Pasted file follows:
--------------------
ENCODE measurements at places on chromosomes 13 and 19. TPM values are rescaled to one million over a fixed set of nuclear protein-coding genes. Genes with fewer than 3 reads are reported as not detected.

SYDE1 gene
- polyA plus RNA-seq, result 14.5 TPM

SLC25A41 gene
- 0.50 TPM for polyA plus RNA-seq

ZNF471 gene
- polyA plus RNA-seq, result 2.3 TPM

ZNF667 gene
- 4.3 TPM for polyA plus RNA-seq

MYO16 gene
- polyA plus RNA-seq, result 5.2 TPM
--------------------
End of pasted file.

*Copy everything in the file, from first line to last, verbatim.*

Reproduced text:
ENCODE measurements at places on chromosomes 13 and 19. TPM values are rescaled to one million over a fixed set of nuclear protein-coding genes. Genes with fewer than 3 reads are reported as not detected.

SYDE1 gene
- polyA plus RNA-seq, result 14.5 TPM

SLC25A41 gene
- 0.50 TPM for polyA plus RNA-seq

ZNF471 gene
- polyA plus RNA-seq, result 2.3 TPM

ZNF667 gene
- 4.3 TPM for polyA plus RNA-seq

MYO16 gene
- polyA plus RNA-seq, result 5.2 TPM